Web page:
1 – About three years ago a column in this series appeared about epigenetics (http://blogs.poly.edu/markgreen/2009/09/28/science-from-away-epigenetics-and-%E2%80%9Cinheritance-of-acquired-characteristics%E2%80%9D/), which explained that changes in your life arising from everything from chemicals you are exposed to, to your experiences, can then be passed on to your children. Now, in studies of fruit flies and mice, further experiments demonstrate that these changes are passed on to further generations down the line. I didn’t see any similar experiments on human beings, but it is likely, based on these studies with both insects and mammals, that your life experiences, including environmental hazards and even stressful situations will cause changes in your genetic material to be inherited for the several generations that follow you.
2 – Animals tend to be smaller in warmer regions of the earth. Now scientists studying equid (horses and related animals) body size over a 130,000 year period have discovered that warmer periods in the earth’s history are associated with smaller body sizes while colder periods cause increased body size in the same animal species. However, don’t be concerned or reassured; these things take time, many hundreds to thousands of years.
3 – Tracking pronghorns in Montana, scientists have become convinced that the females of this very fast running horned mammal, pick what the scientists call “genetic studs.” The female appears to recognize which mammal pronghorn has the best genes to pass on to their fawns, which can then survive against the coyotes that prey on the fawn. Most young men, if pressed, will admit that girls decide who they want, not the reverse.
4 – About four years ago two columns appeared in this series about resistance to antibiotics: http://blogs.poly.edu/markgreen/page/9/ http://blogs.poly.edu/markgreen/2007/11/21/resistance-to-antibiotics-part-1/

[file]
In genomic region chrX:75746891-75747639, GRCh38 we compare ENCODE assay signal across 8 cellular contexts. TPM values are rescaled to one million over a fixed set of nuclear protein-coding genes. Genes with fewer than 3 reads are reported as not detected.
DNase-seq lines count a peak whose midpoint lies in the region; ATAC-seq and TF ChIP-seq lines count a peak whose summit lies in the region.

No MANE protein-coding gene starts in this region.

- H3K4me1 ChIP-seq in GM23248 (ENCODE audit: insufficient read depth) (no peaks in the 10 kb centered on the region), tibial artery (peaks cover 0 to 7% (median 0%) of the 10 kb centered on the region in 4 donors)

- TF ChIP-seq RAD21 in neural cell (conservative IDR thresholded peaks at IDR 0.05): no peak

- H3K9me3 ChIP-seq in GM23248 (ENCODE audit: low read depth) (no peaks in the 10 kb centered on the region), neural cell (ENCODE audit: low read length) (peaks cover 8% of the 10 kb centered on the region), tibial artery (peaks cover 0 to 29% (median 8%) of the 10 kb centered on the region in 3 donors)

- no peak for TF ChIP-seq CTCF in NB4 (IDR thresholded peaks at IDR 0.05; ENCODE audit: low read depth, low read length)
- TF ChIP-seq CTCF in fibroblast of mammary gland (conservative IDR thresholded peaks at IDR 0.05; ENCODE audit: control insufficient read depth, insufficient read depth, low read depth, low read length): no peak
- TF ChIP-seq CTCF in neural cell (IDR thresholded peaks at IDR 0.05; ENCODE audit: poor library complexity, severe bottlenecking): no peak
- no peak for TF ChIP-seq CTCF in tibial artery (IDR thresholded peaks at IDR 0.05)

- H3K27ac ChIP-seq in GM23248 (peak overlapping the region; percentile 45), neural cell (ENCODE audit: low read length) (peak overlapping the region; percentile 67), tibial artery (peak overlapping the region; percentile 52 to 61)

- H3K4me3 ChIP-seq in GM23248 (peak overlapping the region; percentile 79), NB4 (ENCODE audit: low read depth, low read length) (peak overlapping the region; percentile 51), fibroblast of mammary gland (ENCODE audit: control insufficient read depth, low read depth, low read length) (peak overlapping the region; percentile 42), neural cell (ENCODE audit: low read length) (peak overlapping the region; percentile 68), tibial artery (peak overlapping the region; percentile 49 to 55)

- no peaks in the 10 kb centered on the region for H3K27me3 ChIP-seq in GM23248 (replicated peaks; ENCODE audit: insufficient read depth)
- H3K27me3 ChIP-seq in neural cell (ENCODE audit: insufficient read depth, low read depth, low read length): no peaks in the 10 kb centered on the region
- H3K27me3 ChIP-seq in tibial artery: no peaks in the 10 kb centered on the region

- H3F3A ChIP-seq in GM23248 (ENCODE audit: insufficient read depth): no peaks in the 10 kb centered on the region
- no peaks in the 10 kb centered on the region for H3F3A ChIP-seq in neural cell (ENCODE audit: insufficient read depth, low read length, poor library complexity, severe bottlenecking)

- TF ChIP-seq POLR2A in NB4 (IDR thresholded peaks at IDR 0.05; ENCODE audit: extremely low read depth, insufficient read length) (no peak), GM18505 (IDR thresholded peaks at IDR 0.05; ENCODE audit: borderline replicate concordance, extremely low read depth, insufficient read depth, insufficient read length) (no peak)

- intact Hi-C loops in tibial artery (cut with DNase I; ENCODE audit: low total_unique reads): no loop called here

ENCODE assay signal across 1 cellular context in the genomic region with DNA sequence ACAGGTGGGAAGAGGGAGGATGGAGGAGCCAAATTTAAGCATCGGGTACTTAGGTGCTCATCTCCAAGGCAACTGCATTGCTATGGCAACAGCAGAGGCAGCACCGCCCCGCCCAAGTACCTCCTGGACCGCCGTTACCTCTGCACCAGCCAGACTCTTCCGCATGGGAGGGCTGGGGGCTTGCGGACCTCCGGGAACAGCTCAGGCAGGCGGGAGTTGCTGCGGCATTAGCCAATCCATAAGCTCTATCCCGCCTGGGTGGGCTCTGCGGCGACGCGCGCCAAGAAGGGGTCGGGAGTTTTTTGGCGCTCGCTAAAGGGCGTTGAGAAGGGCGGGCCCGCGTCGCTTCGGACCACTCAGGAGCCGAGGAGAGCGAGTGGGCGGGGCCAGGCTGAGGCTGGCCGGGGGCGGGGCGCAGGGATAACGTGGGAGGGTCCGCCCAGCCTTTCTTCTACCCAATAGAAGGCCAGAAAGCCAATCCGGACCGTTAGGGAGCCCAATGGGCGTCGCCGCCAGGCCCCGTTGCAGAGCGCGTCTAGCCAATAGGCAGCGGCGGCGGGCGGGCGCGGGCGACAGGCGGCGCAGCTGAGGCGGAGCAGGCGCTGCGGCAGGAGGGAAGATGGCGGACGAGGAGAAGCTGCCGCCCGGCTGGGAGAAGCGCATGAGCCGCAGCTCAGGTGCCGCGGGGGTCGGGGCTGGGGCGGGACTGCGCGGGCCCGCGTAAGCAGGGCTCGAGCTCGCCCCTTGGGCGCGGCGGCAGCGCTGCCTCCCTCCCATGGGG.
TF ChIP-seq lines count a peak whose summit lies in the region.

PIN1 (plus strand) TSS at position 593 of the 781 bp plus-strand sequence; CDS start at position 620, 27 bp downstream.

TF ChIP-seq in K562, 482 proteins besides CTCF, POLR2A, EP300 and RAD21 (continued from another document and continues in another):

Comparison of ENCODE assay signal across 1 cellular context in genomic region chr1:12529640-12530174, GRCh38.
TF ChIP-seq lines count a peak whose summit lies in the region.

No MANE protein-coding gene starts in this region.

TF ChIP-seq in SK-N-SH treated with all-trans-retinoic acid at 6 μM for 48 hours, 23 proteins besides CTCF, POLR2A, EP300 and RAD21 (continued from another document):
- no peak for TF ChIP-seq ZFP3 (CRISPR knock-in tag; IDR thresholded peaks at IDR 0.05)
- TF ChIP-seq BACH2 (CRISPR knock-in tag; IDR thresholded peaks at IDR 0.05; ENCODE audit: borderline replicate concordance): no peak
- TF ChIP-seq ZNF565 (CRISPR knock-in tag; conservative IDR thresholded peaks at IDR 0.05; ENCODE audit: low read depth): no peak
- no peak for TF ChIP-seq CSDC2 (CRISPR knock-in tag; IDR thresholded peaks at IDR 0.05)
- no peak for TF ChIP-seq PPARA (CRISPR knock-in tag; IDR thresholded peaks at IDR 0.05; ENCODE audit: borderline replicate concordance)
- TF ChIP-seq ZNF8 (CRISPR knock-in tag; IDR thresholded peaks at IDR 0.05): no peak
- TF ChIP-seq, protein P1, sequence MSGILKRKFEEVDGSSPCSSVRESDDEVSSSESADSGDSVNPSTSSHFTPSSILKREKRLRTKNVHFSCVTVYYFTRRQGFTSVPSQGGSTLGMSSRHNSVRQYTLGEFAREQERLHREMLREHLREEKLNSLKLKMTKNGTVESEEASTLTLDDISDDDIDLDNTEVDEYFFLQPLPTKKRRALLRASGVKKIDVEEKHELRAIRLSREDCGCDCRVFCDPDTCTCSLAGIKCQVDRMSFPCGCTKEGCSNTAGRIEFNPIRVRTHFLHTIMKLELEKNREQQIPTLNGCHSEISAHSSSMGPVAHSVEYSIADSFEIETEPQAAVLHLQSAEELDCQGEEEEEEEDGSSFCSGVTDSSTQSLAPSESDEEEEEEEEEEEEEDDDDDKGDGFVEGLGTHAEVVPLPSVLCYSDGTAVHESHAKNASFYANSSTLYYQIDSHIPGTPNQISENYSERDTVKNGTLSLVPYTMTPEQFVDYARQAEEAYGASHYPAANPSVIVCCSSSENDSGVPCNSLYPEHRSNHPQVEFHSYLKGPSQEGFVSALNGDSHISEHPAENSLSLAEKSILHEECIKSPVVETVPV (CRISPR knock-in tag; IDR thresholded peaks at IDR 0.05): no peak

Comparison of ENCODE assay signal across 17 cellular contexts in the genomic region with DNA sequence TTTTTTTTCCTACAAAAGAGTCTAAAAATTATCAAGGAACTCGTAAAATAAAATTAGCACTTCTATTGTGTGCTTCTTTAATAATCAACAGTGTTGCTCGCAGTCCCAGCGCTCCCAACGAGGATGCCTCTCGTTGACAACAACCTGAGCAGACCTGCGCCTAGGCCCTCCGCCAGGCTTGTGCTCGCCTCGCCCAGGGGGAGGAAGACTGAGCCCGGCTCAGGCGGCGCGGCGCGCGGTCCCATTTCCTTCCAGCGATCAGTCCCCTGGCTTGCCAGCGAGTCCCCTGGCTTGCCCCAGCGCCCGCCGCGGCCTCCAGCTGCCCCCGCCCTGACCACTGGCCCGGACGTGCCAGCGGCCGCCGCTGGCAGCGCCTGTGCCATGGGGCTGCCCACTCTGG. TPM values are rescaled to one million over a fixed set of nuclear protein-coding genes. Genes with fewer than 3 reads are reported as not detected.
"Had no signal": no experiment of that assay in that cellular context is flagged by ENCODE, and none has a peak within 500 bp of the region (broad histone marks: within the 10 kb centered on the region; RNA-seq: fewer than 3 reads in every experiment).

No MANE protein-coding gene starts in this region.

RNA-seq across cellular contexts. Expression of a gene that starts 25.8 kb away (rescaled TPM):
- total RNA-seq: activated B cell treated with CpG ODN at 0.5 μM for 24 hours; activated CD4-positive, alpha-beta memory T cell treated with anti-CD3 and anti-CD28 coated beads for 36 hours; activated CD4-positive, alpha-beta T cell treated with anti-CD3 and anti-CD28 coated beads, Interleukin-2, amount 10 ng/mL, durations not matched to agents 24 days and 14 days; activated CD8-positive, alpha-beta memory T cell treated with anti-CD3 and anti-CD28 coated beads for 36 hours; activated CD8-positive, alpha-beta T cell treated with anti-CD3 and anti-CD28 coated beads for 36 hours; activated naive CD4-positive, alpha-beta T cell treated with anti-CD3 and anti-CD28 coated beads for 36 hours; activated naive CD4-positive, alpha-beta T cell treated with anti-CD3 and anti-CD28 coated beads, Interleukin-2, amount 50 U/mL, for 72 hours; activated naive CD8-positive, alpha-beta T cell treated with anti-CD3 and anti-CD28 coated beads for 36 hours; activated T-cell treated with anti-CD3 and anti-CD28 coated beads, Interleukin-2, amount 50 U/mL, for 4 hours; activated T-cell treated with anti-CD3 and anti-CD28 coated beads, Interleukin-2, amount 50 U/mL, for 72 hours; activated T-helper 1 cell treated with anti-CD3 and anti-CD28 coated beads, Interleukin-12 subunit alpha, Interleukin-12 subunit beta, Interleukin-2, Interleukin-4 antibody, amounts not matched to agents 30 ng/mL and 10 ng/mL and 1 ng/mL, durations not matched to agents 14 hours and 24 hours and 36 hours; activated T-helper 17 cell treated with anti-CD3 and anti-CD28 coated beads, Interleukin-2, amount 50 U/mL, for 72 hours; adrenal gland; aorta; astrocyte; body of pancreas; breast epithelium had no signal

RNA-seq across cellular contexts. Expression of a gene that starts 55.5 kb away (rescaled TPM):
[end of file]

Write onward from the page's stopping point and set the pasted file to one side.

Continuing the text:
Overuse of antibiotics seems to be rampant in China with an iconic story about a young man, not trusting the hygiene of the cafeteria for which he worked, popping readily available antibiotic pills after each meal. He died soon after, from an infection, with a body full of “multiple strains of drug-resistant bacteria.” I remember something that happened to me and my family at Peking University. Our son Frank had a fever and it was during the SARS epidemic. Our host was frantic that the whole conference would be quarantined. My wife went to the university store, which sold everything from books to food to pharmaceutics and there on the shelf was Amoxicillin. She bought it, no prescription necessary, and Frank had no fever the next morning. Well, happy ending, but SARS is well understood to be caused by a virus, not a bacterium and therefore the antibiotic had no effect. However, it turns out that in China, doctors give out antibiotics all the time for all kinds of illnesses for which they have no effect while farmers routinely use the drugs on their animals. I just read that the gut microbes of Chinese people have higher numbers of antibiotic bacteria than the citizens of several other countries tested for this.
5 – In an article in the January 20th issue of Science, a report appears entitled: “Bird-Brained Illusionists,” which describes male Great Bachelor Bowerbirds as arranging their bowers (love nests) so that a passing female sees the bower in a most favorable light. To do this they arrange a series of rocks and other objects of different sizes in a way to make the bower seem most uniform from the female’s vantage point. They put larger objects further away. If the rocks and other objects are moved, the male bird quickly rearranges them to restore the illusion. A male bird stands at the opposite end of a bower from the female’s view and carries on displays and vocalizations. Those most successful males get all the “girls,” with their competitors getting no action at all. The article ends with: “Have male bowerbirds mastered the laws of perspective and learned to manipulate them to achieve lascivious ends? I don’t see why the scientists doubt it.”